Lesson for gamekeepers in staff-poaching season: Ian Hunter reviews a book on employment law that has as much to offer managers as it does solicitors

Click to follow
The Independent Online
IT IS not often that a legal text stands much chance of recognition outside the profession. But in today's economic circumstances, with employee-poaching on the rise and confidential information on the move, Employment Covenants and Confidential Information could become compulsory reading for personnel officers and company directors.

Until recently, employers have been preoccupied with cutting costs and managing redundancies. But the signs are that in the future they will be more concerned with clinging to employees, as part of an effort to retain client confidence and protect confidential information.

The City has witnessed a spate of poaching recently, with entire teams of market analysts shuttling between leading merchant banks and stockbrokers. And the problem is not just a British one. General Motors is still smarting from the departure of seven executives who left to team up with their former boss, Jose Ignacio Lopez de Arriortua, at GM's German rival, Volkswagen.

Employment Covenants and Confidential Information (published by Butterworth) is a collaboration between Kate Brearley, a partner with the City solicitors Stephenson Harwood, and a barrister, Selwyn Bloch.

Their inspiration came from a period working together on cases involving confidential information and restraint of trade.

The authors say their objective was to explain the issues not only to legal practitioners, but also to those outside the profession.

The book is split into two parts. The first deals with the relationship between employer and employee. This includes a helpful analysis of the factors that must be taken into account in deciding whether an employment relationship actually exists.

It is followed by some considerations of the implied obligations that such a relationship imposes on the employee.

The practical legal experience of the authors contributes to discussion of a wide array of potential problems that might confront employers. These include such issues as employees' duty to disclose misconduct, and steps they can take to set up a competing business while still working for an employer.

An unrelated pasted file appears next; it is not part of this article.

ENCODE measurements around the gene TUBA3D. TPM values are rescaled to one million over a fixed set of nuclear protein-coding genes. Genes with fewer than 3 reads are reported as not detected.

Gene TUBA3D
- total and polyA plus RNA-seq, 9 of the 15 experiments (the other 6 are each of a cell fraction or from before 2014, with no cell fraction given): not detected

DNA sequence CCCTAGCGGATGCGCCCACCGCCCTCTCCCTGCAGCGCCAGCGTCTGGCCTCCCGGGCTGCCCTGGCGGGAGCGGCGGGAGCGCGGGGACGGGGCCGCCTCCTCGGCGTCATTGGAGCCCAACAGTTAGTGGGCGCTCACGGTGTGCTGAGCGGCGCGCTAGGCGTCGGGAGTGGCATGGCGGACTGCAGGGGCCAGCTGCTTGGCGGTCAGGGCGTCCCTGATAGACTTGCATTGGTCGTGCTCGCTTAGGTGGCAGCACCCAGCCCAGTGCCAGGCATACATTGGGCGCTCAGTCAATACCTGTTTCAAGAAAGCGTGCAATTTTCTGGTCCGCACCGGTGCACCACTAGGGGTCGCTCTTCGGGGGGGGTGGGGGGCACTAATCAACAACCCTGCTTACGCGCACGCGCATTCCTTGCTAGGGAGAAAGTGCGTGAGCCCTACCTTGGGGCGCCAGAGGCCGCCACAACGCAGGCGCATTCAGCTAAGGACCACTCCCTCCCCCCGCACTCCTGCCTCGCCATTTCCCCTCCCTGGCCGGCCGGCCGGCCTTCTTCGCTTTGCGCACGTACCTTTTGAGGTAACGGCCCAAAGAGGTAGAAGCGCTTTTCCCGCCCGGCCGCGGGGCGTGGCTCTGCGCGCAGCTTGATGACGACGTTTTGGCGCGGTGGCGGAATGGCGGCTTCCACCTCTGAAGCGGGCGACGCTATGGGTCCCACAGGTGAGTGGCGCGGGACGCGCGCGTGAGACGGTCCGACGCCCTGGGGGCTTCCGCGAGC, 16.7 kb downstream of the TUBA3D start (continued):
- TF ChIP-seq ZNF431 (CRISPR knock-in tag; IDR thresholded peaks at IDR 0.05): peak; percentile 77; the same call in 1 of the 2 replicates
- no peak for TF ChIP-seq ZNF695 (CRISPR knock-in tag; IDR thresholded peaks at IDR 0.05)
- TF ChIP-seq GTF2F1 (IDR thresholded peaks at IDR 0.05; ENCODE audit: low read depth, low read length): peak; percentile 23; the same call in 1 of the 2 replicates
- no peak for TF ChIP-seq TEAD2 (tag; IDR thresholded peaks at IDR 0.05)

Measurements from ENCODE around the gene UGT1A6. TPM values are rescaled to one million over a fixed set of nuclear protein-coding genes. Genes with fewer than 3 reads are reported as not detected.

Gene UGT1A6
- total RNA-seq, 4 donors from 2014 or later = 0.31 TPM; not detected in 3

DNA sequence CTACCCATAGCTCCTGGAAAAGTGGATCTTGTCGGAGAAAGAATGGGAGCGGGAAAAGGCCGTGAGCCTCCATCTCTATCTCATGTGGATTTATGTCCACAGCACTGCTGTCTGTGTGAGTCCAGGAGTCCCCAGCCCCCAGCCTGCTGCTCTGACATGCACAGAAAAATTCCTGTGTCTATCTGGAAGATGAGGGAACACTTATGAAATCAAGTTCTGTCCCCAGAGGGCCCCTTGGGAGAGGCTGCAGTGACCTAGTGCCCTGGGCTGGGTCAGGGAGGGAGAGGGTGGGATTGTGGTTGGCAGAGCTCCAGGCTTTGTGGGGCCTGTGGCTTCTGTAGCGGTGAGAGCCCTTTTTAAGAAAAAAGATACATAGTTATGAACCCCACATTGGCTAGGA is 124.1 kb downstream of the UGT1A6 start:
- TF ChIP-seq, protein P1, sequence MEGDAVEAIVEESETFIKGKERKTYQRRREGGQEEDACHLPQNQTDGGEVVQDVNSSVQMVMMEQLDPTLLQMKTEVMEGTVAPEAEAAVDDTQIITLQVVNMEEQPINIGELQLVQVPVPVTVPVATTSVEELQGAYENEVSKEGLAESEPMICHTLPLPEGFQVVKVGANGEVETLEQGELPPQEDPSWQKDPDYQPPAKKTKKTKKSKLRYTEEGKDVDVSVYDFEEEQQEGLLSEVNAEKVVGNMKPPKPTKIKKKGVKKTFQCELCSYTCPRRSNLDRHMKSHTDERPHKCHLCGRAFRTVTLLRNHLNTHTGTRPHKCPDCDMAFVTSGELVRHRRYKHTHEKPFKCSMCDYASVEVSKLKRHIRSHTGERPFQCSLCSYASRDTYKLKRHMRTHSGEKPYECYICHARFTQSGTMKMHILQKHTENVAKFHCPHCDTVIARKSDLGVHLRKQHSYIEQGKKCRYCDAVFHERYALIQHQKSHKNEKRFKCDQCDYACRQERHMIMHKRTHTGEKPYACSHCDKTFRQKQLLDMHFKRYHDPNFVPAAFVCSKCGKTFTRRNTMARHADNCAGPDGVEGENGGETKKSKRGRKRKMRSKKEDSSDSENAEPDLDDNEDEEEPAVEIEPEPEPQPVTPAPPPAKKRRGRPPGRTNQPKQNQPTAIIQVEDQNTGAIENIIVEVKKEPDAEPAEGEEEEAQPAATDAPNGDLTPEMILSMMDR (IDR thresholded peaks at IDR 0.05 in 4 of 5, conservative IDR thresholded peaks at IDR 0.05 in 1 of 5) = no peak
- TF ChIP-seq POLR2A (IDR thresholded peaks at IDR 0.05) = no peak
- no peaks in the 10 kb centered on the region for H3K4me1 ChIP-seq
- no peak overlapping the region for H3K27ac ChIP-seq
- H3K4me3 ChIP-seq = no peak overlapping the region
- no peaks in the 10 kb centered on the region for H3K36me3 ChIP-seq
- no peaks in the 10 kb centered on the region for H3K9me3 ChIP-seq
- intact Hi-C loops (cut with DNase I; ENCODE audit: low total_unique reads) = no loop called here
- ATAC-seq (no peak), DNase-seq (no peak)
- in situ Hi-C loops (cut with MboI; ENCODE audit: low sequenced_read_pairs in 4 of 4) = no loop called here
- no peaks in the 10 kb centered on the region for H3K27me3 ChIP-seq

The chapter analysing the duty of confidentiality is likely to be well-thumbed by lawyers. Careful consideration is given to the difference between confidential information, which is protectable (either by implication or by means of express restrictions), and skills and knowledge, which are not.

As the book explains, although an employer has a degree of implied protection against employees' transgressions, there can be no substitute for express protection enshrined in a contract. A battery of precedents are provided, with a helpful explanation of their intent and effect.

Away from the technical legal jargon, a chapter is devoted to keeping employees happy, as one of the most effective ways of protecting confidential information and client contracts. The authors recommend regular assessments as well as performance-related pay.

The suggestion that employers also need to recognise staff require leisure time is likely to raise a wry smile among solicitors in a few City law firms - assuming they have time to read the book.

The second half concentrates on the relationship between employer and former employee. There is a useful examination of the doctrine of restraint of trade. Restrictive covenants vary according to employers' concerns. Typically, they will include provisions prohibiting competition and the solicitation of clients or employees.

Such clauses will only be enforced by a court if it is satisfied the employer has a legitimate interest to protect, such as confidential information or tangible business connections. In addition, the restrictions imposed to protect those interests will only be enforceable to the extent that they are reasonable.

Finally, the book deals with employer remedies, including suing for damages, accounting for profits and obtaining injunctions. There is an interesting section on the Anton Pillar injunction - the 'hydrogen bomb' in the ex-employer's armoury that allows an employer to enter a defendant's premises to search and seize documents and other articles. Such orders are only permitted where there is a real possibility the ex-employee might destroy such property.

The book has one weakness that is not of its own making: it was published before the Court of Appeal decision in Hanover Insurance Brokers Ltd v Schapiro. This important case has, on one interpretation, done away with restrictive covenants drafted for the purpose of restraining former employees from soliciting an employer's staff.

But this aside, the book's arrival is both welcome and timely. Its ability to deal with complex matters in an easily understandable and practical fashion makes a further edition a virtual certainty.

Ian Hunter is an assistant solicitor at Fox Williams

(Photograph omitted)

Comments